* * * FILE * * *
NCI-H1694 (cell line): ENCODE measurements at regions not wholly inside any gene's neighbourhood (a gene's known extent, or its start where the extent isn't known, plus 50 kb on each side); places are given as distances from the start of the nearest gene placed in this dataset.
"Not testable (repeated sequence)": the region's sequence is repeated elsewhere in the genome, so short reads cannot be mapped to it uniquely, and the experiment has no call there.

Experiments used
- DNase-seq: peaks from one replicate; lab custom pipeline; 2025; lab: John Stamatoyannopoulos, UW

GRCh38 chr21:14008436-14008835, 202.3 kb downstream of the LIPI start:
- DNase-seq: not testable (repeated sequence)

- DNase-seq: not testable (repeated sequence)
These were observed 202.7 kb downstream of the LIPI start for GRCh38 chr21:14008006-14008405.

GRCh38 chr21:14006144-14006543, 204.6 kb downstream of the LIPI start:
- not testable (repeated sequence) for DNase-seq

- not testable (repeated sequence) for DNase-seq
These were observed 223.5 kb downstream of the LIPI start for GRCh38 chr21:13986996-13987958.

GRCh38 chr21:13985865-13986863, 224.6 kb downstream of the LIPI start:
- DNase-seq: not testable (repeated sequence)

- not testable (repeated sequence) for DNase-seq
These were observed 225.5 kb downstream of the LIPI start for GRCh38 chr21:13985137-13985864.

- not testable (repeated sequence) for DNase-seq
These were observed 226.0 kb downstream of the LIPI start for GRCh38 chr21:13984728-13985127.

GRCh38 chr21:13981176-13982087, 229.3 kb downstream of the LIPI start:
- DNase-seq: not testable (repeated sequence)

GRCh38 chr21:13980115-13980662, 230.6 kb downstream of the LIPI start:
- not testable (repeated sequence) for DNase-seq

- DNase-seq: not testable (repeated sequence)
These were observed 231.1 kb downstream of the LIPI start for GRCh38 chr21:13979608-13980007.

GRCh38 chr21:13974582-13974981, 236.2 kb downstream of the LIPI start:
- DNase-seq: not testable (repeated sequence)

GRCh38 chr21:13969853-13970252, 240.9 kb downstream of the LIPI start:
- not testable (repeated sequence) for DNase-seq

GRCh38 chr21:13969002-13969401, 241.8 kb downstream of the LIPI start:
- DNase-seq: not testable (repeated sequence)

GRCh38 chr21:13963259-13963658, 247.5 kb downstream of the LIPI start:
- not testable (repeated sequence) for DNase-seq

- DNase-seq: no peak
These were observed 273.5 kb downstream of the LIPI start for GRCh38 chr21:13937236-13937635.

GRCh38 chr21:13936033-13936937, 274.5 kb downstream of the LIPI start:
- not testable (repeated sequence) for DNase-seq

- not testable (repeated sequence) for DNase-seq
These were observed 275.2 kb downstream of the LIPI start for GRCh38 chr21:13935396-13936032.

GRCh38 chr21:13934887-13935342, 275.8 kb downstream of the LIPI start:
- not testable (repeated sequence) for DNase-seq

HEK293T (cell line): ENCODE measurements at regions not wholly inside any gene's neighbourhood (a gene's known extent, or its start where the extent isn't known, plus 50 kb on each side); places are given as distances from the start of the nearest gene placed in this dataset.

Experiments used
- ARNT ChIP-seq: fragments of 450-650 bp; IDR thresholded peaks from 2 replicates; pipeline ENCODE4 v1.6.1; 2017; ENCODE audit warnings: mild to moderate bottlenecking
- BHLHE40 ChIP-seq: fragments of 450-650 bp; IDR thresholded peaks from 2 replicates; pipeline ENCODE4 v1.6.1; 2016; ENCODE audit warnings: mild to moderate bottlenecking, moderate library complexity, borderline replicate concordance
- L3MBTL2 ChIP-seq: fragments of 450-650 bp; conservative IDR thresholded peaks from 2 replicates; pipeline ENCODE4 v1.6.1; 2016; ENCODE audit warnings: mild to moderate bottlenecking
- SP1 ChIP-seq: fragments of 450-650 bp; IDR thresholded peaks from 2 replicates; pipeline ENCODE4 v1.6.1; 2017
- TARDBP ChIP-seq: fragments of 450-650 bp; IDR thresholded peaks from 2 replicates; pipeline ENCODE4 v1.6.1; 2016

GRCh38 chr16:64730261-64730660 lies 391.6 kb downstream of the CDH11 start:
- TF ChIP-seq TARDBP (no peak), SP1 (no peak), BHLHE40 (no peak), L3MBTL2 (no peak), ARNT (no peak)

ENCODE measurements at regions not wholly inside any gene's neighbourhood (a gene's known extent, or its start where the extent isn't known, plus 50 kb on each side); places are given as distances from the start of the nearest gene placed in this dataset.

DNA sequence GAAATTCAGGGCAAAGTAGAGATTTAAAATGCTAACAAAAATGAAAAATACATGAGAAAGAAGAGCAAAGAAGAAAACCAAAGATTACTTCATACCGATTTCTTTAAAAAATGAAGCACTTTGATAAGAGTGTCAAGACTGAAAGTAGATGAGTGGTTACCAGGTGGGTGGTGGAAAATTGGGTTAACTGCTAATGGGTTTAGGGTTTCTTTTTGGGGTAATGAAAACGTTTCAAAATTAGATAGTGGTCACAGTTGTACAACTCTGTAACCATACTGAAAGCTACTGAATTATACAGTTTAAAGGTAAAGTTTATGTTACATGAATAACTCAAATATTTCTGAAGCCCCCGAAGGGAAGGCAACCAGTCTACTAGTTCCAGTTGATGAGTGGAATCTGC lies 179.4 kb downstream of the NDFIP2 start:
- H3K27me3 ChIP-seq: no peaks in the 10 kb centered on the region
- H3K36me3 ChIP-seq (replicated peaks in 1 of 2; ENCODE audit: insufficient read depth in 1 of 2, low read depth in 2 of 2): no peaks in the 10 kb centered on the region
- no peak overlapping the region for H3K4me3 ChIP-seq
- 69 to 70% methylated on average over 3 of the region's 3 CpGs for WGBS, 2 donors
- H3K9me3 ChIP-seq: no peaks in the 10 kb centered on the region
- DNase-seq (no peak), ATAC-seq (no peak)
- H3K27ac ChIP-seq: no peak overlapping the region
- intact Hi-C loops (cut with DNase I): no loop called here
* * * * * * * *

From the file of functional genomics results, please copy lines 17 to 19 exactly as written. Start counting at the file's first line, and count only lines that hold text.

- not testable (repeated sequence) for DNase-seq
These were observed 226.0 kb downstream of the LIPI start for GRCh38 chr21:13984728-13985127.

GRCh38 chr21:13981176-13982087, 229.3 kb downstream of the LIPI start: